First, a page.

Balmer Vs. Lyman


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Michelle Steinberg2J
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Balmer Vs. Lyman

Postby Michelle Steinberg2J » Wed Oct 11, 2017 10:16 pm

I was reading through the textbook and came across the Balmer series and the Lyman series. I am having difficulty designating the difference between the two and when to apply them. The textbook states:
" The Balmer series consists of the lines with n1= 2 (and n2= 3, 4, . . .). The Lyman series is a set of lines in the ultraviolet
region of the spectrum with n1=1 (and n2=2, 3, . . .)."

For both, are the electrons moving from its ground state to its excited state? If so, how do you know which series applies?

Emma Boyles 1L
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Re: Balmer Vs. Lyman

Postby Emma Boyles 1L » Thu Oct 12, 2017 12:43 am

I think Balmer series applies when an electron is moving from higher energy levels to the second energy level, n =2. That's why n1 = 2.
Lyman series applies when an electron is moving from higher energy levels to the first energy level, n= 1. So n1 = 1.

Mia Navarro 1D
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Re: Balmer Vs. Lyman

Postby Mia Navarro 1D » Thu Oct 12, 2017 9:26 pm

Balmer series, the visible region of light, and Lyman series, the UV region of light, each interact with electrons that have ground states in different orbitals. Balmer interacts with electrons that come from the second energy level (n=2), and Lyman interacts with electrons from the first energy level (n=1).

When the n(sub)1 of the Rydenberg equation is a 1, it involves the Lyman series, and when it is a 2, it involves the Balmer series. (TIP: Regardless of whether the process is absorption or emission, the n(sub)1 should be the lowest energy level.)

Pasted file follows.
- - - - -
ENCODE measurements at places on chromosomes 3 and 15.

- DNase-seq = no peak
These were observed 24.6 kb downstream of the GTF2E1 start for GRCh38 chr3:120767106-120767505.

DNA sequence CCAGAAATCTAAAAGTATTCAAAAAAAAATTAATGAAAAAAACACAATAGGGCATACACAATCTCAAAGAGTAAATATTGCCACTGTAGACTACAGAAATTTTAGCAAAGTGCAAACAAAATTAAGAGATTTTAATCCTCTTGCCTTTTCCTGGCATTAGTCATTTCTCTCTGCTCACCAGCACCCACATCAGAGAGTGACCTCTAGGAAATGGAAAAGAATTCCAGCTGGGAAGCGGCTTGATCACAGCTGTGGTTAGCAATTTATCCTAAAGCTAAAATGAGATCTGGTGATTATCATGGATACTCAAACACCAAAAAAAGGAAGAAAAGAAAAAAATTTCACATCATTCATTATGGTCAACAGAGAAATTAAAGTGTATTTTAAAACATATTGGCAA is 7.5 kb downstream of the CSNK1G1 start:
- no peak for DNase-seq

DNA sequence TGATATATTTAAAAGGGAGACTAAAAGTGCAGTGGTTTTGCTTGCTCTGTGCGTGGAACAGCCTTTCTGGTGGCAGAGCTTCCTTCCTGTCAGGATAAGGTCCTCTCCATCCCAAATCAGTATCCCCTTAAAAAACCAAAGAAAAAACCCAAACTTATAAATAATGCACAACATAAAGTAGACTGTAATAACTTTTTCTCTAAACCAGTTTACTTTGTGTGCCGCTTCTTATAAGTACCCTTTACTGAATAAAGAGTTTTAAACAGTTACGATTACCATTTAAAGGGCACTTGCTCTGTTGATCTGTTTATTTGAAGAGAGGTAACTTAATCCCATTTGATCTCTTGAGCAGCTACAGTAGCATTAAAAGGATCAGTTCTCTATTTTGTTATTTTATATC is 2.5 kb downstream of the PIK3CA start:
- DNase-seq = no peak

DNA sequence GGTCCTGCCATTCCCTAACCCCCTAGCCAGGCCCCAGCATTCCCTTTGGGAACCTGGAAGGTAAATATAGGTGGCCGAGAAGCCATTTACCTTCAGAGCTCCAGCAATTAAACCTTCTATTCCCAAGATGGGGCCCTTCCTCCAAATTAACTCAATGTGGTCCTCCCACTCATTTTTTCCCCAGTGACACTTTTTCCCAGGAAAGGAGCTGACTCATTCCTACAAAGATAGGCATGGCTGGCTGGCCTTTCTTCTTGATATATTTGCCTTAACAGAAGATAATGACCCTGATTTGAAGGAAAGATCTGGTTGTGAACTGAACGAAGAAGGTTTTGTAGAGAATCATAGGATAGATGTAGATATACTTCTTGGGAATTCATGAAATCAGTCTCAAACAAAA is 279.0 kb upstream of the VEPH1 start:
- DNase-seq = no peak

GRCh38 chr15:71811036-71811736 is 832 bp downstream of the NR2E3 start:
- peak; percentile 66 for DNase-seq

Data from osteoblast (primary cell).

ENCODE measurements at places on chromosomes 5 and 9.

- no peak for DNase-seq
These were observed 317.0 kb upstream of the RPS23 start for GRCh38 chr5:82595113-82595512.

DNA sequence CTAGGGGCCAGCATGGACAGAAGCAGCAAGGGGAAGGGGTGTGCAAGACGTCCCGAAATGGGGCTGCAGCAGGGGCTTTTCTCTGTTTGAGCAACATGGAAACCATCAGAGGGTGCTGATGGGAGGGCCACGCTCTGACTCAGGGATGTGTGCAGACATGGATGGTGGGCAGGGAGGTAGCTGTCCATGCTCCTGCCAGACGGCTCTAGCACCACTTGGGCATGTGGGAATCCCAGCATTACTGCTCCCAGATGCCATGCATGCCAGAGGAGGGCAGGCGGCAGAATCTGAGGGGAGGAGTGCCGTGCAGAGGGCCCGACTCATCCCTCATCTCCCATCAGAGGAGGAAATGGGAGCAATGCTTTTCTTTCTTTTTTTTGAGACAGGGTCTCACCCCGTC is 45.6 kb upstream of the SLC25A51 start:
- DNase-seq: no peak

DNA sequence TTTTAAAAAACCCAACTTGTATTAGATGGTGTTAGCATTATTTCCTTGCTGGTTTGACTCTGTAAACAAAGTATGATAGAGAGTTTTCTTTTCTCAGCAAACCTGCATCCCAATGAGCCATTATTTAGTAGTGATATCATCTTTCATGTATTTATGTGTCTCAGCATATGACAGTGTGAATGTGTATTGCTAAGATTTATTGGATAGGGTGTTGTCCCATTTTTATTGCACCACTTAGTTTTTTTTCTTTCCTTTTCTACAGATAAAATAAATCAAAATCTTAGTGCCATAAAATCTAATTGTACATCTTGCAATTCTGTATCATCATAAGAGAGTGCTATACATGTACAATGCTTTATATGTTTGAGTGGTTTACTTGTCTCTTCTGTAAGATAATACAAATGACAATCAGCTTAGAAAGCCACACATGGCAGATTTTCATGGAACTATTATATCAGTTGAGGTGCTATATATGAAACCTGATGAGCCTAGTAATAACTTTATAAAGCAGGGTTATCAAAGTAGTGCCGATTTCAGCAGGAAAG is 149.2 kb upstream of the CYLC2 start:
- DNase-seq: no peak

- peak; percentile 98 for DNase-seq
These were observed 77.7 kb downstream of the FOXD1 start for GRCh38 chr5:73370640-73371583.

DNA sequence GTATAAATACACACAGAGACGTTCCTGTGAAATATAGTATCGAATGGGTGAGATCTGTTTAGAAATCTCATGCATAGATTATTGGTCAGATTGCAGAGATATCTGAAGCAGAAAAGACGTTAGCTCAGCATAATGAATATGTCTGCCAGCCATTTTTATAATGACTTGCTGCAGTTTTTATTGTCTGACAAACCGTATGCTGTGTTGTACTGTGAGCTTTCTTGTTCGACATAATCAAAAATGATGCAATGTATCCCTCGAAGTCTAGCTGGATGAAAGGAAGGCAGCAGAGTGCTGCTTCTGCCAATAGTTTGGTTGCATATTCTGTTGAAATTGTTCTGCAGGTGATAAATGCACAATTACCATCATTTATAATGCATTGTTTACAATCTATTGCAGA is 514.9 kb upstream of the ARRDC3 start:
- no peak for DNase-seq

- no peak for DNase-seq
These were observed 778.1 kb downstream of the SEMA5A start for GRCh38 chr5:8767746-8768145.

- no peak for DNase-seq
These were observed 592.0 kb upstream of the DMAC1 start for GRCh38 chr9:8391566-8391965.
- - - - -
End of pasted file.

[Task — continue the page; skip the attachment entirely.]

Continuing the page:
camrynpatterson3C
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Re: Balmer Vs. Lyman

Postby camrynpatterson3C » Thu Oct 12, 2017 9:37 pm

Basically, as Mia said, use the Lyman series in the Rydberg equation when n1 is 1, and the Balmer series when n1 is 2. I don't believe that the Balmer series with n1=2 means that the electrons are starting in their ground state, or else it would be equal to 1. I believe the Balmer series applies when an electron moves from the second energy level to a higher energy level. However, I don't believe that Professor Lavelle will be requiring us to really differentiate between the two.

Michael Cheng 1C
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Re: Balmer Vs. Lyman

Postby Michael Cheng 1C » Thu Oct 12, 2017 11:19 pm

I am confused as to what n1 and n2 represent. What exactly does it symbolize?

Hyein Cha 2I
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Re: Balmer Vs. Lyman

Postby Hyein Cha 2I » Thu Oct 12, 2017 11:27 pm

I read that section of the textbook (about the series), but I do not even get what those series are supposed to represent.. or what purpose they serve.. can someone explain please?

Also, there is the expression for balmer series and rydberg, but what is the expression for the Lyman series?

Thanks!

Girija_3E
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Re: Balmer Vs. Lyman

Postby Girija_3E » Fri Oct 13, 2017 11:33 am

Michael Cheng 1B wrote:I am confused as to what n1 and n2 represent. What exactly does it symbolize?